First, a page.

Safe food preparation strategies to save your holidays

Think of the holiday season and answer this question: The holidays are the only time of year I do ... what?

Maybe it’s the only time of year you set up a Christmas tree, hang mistletoe, travel to a certain destination or stay up all night to go Black Friday shopping. For many, the holidays are also the only time of year that you prepare the traditional holiday meal.

And that can lead to trouble.

Each year in the U.S., one in six people will experience food poisoning. There are 48 million illnesses, 128,000 hospitalizations and 3,000 patient deaths that can be traced back to foodborne pathogens, according to the Centers for Disease Control and Prevention. Food poisoning can affect everyone but it can cause especially serious illness in young children, the elderly, pregnant women and others with weakened immune systems.

Improper food preparation is one of the most common causes of food poisoning, and the risk increases during the holidays when people try to make lavish meals they would otherwise not prepare. To help keep you and your family safe this season, follow the guidelines below and your holiday meal will be safe, delicious and truly one-of-a-kind.


Preparing the perfect holiday turkey this season

• Plan for one pound of meat per person. If a frozen turkey works best for you, allow the bird to thaw for several days in the refrigerator. Generally, you will need to plan one day for every four pounds of turkey to ensure your bird completely thaws. While your turkey is thawing, keep it on the bottom shelf in a rimmed baking pan to prevent unwanted juices from spreading.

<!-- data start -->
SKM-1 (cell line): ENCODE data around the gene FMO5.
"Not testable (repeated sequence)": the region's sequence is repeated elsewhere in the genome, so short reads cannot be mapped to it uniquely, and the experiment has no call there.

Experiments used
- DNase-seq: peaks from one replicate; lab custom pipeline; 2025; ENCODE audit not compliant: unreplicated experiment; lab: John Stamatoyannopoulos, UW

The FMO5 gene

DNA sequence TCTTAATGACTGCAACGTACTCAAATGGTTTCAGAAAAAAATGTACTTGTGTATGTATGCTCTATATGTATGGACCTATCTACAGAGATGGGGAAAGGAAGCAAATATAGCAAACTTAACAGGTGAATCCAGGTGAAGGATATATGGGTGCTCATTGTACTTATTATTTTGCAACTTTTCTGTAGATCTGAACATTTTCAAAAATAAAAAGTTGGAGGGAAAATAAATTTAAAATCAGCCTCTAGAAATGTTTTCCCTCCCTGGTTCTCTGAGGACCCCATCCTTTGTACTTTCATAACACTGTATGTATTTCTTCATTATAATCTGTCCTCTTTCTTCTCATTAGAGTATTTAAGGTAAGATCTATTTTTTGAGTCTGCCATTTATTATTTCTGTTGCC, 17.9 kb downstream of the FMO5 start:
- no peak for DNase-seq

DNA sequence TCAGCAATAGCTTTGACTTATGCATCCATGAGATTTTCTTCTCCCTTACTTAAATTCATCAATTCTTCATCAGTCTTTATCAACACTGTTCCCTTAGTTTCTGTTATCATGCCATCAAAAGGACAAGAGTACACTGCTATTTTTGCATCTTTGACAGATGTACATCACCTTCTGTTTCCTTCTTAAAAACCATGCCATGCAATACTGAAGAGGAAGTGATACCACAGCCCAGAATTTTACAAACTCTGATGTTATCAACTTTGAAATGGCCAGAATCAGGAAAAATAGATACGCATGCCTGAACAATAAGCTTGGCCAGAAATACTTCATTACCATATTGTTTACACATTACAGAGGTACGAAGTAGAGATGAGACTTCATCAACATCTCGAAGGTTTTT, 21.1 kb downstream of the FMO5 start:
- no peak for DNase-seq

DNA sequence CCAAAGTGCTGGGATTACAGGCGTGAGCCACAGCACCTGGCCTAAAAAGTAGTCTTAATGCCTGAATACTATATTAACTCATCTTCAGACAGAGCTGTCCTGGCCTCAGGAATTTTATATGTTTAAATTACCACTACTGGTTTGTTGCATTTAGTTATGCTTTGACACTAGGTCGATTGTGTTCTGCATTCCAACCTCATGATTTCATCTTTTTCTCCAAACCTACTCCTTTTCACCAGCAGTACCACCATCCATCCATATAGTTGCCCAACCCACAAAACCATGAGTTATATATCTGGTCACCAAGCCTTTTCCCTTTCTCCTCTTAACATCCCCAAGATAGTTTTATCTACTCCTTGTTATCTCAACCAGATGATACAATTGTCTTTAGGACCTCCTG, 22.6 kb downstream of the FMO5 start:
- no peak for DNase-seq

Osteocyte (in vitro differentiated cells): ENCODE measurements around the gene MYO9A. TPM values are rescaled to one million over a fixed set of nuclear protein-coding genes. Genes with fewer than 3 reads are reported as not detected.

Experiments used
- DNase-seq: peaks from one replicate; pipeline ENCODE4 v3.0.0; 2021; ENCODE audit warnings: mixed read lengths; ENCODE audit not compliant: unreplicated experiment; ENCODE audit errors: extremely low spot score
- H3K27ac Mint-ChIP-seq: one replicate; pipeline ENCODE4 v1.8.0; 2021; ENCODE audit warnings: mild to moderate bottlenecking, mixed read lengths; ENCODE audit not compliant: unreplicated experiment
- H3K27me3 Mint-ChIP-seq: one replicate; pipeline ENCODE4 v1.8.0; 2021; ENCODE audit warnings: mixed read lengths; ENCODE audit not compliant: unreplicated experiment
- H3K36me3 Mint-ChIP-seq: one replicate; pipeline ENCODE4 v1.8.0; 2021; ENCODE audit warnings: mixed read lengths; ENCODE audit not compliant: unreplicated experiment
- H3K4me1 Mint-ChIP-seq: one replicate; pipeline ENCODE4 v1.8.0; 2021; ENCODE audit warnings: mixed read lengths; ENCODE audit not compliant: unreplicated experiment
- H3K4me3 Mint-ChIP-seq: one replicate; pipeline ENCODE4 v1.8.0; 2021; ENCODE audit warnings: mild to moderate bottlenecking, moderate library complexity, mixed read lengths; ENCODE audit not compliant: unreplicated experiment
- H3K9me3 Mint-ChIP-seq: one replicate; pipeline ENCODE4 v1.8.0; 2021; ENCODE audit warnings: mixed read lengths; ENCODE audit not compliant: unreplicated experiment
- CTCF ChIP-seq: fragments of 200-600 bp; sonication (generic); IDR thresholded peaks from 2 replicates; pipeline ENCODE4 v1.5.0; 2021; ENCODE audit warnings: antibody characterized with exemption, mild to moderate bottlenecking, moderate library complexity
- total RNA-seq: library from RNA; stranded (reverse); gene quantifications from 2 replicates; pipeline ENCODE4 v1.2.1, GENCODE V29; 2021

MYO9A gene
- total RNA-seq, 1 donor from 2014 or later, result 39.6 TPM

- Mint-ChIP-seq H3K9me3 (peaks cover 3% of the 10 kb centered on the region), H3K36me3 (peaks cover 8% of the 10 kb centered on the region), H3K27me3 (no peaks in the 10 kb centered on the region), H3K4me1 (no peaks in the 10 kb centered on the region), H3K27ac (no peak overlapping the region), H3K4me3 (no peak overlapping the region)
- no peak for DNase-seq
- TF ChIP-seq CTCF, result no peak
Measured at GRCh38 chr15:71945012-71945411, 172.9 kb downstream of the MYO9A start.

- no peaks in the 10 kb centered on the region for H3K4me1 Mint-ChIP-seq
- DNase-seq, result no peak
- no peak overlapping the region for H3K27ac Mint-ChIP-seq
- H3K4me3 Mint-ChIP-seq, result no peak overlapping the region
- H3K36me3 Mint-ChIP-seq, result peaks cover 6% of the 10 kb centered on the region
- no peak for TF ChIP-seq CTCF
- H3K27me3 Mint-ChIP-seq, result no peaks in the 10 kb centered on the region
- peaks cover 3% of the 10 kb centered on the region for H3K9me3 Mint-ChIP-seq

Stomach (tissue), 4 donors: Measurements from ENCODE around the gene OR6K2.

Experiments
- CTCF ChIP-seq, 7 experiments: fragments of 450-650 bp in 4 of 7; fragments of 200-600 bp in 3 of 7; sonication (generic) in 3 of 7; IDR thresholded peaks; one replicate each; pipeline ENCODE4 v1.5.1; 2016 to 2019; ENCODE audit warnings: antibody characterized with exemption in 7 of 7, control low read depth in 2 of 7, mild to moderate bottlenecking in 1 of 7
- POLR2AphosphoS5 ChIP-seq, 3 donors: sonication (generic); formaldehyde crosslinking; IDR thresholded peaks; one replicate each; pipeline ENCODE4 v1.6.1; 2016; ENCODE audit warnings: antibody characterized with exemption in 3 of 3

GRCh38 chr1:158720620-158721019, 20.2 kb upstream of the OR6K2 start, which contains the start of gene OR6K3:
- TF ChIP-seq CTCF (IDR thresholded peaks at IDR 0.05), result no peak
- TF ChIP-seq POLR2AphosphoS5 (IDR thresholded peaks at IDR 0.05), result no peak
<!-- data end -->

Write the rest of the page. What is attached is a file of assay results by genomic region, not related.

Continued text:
• Do not rinse your raw turkey. Rinsing the turkey is not a safety step and can increase the risk of spreading bacteria to the sink and other surfaces.

• For optimum safety, cook stuffing in a casserole. Because stuffing is an excellent medium for bacterial growth, it’s important to handle it safely and cook it to a safe minimum internal temperature (at least 165 degrees Fahrenheit) as measured with a food thermometer.

• For safety, cook your turkey to at least 165  degrees Fahrenheit

and always use a food thermometer to ensure your turkey reaches this safe internal temperature. You can find a complete turkey roasting chart at

• When checking to see if your turkey is done, insert the food thermometer into the innermost part of the thigh and wing and the thickest part of the breast.

• Put extra turkey, stuffing and other leftovers in the fridge within two hours. Consume, freeze or discard leftovers within three to four days.


The annual turkey dinner is a seasonal staple. A little extra preparation can make the meal as satisfying and enjoyable as the rest of the holidays.


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